WEF gives Malta four points fewer

Malta would have fared worse had it not been for the improved rating given by the Bertelsmann Foundation – a non-profit think tank based in Washington with “a trans-Atlantic perspective on global challenges”.

For the score given to Malta by the World Economic Forum EOS sharply declined from 58 last year to 54 now. Malta also lost two points in the rating given by HSI Global Insight and three points in the rating given by PRS International. 

Yet Malta gained a remarkable 11 points in the Sustainable Governance Indicators of Bertelsmann Foundation, that compensated for the other losses. 

This time round, for the first time ever Malta was also assessed by the Economist Intelligence Unit, which gave Malta a relatively low score of 54, the same score given to a large group of countries ranging from Cuba (which ranks in 61st place in the overall index) to Slovenia (which ranks in 35th place in the overall index). 

Malta’s EIU score is also much lower than Cyprus’s 72, despite the fact that the latter is just one notch above Malta in the overall index.

Overall the ranking indicates a decrease in Malta’s score in three of the five indexes used in compiling Malta’s score. It is this sharper decline in these three indexes that Panamagate could have been a factor. For if its score were limited to these three indexes, Malta’s average score would have decreased by three points and not by one.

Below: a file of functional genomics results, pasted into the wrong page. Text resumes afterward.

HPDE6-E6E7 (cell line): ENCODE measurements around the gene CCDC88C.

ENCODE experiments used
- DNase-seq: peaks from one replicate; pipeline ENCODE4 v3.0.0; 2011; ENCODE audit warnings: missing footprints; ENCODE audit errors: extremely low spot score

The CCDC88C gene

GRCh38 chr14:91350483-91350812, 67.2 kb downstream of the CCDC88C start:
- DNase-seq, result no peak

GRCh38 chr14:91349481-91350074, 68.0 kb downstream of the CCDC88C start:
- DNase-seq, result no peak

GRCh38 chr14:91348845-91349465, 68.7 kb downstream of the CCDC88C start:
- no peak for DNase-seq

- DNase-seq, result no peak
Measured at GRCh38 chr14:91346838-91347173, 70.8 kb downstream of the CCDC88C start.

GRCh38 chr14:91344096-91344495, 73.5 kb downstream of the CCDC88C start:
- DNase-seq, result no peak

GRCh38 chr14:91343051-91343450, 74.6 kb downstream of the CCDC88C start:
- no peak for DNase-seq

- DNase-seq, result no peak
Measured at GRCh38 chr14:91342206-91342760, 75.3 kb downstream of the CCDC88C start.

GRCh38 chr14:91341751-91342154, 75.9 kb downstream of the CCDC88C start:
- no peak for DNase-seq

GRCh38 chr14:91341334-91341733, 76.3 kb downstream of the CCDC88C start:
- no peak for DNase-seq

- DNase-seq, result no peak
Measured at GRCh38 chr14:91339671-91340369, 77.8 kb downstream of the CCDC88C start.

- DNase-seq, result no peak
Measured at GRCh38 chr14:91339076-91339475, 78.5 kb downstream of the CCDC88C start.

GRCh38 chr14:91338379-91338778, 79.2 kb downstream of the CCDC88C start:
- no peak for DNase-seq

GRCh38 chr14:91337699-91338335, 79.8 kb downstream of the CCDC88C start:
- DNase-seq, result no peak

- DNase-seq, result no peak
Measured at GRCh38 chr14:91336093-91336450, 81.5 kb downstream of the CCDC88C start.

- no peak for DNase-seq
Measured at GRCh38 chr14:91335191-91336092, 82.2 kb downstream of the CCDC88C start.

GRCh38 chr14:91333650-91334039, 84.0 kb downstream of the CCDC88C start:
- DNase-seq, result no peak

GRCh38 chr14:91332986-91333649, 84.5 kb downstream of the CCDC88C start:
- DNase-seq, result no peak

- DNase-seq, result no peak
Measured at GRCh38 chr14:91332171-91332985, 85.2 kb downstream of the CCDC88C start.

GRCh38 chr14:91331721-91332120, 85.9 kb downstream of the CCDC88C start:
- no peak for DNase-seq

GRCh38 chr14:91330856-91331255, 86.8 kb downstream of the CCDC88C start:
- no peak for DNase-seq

But this does not mean that the CPI Index tallies with increased concern on corruption reflected in MaltaToday’s opinion polls, which have seen concern on corruption increase sharply in the past year.

A survey conducted in May showed that concern on corruption has reached an all-time high of 18%, and is only second to traffic in the list of national concerns. None of the five indexes used for Malta appeared to have used popular polling. 

The World Economic Forum’s executive opinion survey (EOS) is an annual survey of business executives; the Bertelsmann Foundation’s sustainable governance indicators (SGI) examine governance and policymaking in all OECD and EU member states in order to evaluate each country’s need for, and ability to carry out, reform; the Political Risk Services (PRS) of New York assess risk profiles; and the Global Insight country risk ratings are compiled by 100 in-house country specialists, who also draw on the expert opinions of in-country freelancers.